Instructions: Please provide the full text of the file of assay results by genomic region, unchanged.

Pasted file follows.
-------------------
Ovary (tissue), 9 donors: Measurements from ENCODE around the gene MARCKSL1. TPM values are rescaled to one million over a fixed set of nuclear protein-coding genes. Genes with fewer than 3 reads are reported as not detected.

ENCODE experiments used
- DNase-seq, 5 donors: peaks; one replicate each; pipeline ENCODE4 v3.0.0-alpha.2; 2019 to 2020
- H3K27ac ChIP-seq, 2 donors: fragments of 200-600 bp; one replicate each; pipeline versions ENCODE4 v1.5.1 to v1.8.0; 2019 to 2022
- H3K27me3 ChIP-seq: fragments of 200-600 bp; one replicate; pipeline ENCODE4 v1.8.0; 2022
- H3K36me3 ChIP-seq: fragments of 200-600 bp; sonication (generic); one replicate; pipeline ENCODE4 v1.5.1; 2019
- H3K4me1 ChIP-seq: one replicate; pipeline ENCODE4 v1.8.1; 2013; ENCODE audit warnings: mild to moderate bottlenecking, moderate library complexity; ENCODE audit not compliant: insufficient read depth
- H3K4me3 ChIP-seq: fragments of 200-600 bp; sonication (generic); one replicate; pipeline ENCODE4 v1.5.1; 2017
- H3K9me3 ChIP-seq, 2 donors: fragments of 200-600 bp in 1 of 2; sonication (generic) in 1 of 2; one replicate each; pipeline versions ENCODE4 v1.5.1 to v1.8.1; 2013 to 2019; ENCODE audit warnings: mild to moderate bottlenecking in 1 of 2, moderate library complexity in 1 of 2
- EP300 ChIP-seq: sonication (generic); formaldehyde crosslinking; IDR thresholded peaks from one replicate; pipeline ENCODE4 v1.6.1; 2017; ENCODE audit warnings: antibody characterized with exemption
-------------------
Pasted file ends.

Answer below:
Ovary (tissue), 9 donors: Measurements from ENCODE around the gene MARCKSL1. TPM values are rescaled to one million over a fixed set of nuclear protein-coding genes. Genes with fewer than 3 reads are reported as not detected.

ENCODE experiments used
- DNase-seq, 5 donors: peaks; one replicate each; pipeline ENCODE4 v3.0.0-alpha.2; 2019 to 2020
- H3K27ac ChIP-seq, 2 donors: fragments of 200-600 bp; one replicate each; pipeline versions ENCODE4 v1.5.1 to v1.8.0; 2019 to 2022
- H3K27me3 ChIP-seq: fragments of 200-600 bp; one replicate; pipeline ENCODE4 v1.8.0; 2022
- H3K36me3 ChIP-seq: fragments of 200-600 bp; sonication (generic); one replicate; pipeline ENCODE4 v1.5.1; 2019
- H3K4me1 ChIP-seq: one replicate; pipeline ENCODE4 v1.8.1; 2013; ENCODE audit warnings: mild to moderate bottlenecking, moderate library complexity; ENCODE audit not compliant: insufficient read depth
- H3K4me3 ChIP-seq: fragments of 200-600 bp; sonication (generic); one replicate; pipeline ENCODE4 v1.5.1; 2017
- H3K9me3 ChIP-seq, 2 donors: fragments of 200-600 bp in 1 of 2; sonication (generic) in 1 of 2; one replicate each; pipeline versions ENCODE4 v1.5.1 to v1.8.1; 2013 to 2019; ENCODE audit warnings: mild to moderate bottlenecking in 1 of 2, moderate library complexity in 1 of 2
- EP300 ChIP-seq: sonication (generic); formaldehyde crosslinking; IDR thresholded peaks from one replicate; pipeline ENCODE4 v1.6.1; 2017; ENCODE audit warnings: antibody characterized with exemption